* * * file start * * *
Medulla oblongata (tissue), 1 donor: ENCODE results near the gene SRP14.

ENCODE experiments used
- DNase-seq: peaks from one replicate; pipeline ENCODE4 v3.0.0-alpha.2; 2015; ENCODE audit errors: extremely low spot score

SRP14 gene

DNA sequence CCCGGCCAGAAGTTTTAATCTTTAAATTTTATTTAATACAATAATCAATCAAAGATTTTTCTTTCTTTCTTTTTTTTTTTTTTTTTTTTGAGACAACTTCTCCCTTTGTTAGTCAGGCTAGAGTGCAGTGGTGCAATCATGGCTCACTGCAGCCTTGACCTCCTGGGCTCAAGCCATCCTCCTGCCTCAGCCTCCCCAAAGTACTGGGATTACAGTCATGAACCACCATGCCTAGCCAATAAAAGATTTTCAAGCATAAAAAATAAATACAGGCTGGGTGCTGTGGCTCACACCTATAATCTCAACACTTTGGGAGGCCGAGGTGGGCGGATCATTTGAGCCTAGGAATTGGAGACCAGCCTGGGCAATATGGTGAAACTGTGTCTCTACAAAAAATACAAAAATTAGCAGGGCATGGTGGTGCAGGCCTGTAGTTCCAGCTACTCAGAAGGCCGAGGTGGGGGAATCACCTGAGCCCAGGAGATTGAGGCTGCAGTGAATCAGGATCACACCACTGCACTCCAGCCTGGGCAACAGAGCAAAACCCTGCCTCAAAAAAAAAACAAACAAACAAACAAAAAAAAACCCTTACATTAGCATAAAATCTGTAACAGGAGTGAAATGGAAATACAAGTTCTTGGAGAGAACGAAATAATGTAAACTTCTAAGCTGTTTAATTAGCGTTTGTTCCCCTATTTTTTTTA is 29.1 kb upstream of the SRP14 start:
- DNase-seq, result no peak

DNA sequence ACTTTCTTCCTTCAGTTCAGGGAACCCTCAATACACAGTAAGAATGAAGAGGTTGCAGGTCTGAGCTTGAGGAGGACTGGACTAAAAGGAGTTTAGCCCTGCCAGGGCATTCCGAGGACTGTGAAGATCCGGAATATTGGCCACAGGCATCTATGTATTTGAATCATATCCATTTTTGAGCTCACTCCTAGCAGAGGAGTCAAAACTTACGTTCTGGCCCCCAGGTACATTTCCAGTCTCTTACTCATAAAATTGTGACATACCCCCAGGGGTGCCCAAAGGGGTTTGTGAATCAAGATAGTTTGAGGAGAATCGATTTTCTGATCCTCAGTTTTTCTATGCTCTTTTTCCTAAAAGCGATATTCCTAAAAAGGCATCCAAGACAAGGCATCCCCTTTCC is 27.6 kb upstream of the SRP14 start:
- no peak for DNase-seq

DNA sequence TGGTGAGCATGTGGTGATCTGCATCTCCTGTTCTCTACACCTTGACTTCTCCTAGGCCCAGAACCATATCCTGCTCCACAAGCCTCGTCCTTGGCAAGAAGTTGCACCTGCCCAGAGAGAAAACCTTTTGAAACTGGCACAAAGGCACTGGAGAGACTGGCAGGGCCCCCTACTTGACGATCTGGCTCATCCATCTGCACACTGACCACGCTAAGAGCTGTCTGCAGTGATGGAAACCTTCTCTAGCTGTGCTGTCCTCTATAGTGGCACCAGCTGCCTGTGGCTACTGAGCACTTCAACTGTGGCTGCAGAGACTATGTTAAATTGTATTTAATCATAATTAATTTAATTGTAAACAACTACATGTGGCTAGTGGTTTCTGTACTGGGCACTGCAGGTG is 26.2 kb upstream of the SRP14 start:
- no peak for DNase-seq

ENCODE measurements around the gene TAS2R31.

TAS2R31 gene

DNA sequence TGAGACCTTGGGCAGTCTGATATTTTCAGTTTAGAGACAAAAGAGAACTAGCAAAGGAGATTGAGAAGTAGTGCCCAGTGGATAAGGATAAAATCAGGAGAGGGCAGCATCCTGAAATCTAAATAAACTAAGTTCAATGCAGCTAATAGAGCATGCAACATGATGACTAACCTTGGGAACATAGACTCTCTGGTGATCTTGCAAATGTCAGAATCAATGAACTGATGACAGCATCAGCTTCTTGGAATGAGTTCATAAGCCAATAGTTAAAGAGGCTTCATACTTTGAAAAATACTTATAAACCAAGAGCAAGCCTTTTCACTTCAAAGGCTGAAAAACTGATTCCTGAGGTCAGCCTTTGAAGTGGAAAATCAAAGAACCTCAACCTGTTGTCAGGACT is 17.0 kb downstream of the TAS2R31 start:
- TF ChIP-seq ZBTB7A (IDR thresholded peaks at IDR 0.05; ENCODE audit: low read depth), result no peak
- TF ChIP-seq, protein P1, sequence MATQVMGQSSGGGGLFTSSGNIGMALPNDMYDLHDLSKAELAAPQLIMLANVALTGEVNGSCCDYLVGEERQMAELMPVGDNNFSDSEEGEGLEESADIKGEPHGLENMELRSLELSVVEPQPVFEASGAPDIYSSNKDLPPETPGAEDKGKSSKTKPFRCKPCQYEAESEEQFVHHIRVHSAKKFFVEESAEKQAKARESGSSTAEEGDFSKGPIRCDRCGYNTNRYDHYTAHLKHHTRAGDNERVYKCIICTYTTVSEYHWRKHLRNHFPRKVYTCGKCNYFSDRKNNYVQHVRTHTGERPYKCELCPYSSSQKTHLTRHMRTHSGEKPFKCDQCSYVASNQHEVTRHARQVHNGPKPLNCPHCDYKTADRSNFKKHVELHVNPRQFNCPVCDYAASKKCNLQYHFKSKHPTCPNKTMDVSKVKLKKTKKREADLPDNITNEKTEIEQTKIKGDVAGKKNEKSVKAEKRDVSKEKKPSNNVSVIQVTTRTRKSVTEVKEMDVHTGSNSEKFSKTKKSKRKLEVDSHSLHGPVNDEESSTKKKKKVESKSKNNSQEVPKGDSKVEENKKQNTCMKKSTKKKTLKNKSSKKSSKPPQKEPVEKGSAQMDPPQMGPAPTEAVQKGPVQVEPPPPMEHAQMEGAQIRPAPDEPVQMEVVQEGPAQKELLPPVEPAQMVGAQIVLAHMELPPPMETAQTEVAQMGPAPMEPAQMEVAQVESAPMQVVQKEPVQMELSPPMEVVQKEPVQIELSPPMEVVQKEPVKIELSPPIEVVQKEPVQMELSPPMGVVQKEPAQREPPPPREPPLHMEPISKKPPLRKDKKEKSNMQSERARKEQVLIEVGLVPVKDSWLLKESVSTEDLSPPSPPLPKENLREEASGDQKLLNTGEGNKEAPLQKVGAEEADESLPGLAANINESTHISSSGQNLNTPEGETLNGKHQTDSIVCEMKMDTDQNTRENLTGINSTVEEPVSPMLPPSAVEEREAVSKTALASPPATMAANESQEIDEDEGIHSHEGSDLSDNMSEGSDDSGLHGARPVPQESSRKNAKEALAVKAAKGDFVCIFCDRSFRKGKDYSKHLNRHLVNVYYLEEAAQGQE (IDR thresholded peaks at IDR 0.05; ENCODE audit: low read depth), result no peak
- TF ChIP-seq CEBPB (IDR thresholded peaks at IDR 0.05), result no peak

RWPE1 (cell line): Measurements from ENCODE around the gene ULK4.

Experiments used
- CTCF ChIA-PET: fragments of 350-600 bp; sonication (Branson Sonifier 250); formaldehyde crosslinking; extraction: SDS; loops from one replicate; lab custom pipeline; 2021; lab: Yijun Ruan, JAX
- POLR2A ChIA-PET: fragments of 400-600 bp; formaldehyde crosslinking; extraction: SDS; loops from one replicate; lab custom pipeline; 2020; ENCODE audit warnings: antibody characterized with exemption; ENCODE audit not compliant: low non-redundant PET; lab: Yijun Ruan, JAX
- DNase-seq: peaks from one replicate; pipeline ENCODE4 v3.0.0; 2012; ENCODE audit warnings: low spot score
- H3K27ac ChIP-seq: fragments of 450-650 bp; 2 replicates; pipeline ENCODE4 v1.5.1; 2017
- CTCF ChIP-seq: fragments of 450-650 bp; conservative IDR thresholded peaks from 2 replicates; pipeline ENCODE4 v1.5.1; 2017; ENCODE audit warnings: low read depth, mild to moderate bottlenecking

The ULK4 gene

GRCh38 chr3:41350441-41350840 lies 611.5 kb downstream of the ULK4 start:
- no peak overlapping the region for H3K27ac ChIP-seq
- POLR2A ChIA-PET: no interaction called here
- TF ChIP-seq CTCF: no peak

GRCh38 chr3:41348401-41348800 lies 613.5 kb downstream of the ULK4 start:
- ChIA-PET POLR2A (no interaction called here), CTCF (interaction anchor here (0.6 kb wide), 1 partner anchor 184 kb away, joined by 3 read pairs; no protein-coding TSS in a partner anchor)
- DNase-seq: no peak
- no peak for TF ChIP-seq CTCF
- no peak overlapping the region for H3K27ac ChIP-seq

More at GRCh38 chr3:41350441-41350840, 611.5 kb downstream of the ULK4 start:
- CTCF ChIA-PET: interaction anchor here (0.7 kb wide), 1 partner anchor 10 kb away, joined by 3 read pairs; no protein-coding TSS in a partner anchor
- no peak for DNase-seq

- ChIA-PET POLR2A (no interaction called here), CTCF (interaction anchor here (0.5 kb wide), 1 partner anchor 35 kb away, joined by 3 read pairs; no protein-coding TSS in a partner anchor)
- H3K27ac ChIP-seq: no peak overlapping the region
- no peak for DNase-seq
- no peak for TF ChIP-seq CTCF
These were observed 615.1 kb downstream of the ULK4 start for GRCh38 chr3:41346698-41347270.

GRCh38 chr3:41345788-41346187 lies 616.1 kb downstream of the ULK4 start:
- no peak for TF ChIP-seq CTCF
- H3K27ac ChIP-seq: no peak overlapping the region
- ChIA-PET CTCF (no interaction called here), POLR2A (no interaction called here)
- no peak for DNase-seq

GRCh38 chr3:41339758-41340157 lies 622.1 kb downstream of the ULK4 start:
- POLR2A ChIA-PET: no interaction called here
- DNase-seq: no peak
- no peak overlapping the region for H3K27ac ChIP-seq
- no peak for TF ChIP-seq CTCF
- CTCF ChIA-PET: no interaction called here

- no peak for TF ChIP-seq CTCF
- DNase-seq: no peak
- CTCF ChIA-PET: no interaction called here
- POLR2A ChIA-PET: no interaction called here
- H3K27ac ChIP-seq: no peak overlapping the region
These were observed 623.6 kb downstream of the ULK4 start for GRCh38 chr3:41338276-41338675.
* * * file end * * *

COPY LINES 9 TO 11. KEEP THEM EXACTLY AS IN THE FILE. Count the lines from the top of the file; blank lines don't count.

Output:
DNA sequence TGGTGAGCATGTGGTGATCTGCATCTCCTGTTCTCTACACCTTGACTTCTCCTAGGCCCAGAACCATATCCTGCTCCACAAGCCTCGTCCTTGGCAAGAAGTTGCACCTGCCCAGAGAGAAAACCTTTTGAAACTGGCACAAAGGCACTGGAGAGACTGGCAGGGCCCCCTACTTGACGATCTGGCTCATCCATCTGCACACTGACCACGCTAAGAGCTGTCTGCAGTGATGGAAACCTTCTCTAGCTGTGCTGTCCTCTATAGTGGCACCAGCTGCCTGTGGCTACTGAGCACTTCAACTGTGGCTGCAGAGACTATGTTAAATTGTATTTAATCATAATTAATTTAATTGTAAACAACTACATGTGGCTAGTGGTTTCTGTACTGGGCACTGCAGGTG is 26.2 kb upstream of the SRP14 start:
- no peak for DNase-seq

ENCODE measurements around the gene TAS2R31.